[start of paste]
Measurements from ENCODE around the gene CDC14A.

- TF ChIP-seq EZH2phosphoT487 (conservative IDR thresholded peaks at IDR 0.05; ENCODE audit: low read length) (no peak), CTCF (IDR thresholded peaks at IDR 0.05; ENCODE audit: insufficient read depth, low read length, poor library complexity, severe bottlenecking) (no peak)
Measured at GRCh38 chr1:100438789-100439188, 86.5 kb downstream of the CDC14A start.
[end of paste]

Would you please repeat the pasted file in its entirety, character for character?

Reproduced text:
Measurements from ENCODE around the gene CDC14A.

- TF ChIP-seq EZH2phosphoT487 (conservative IDR thresholded peaks at IDR 0.05; ENCODE audit: low read length) (no peak), CTCF (IDR thresholded peaks at IDR 0.05; ENCODE audit: insufficient read depth, low read length, poor library complexity, severe bottlenecking) (no peak)
Measured at GRCh38 chr1:100438789-100439188, 86.5 kb downstream of the CDC14A start.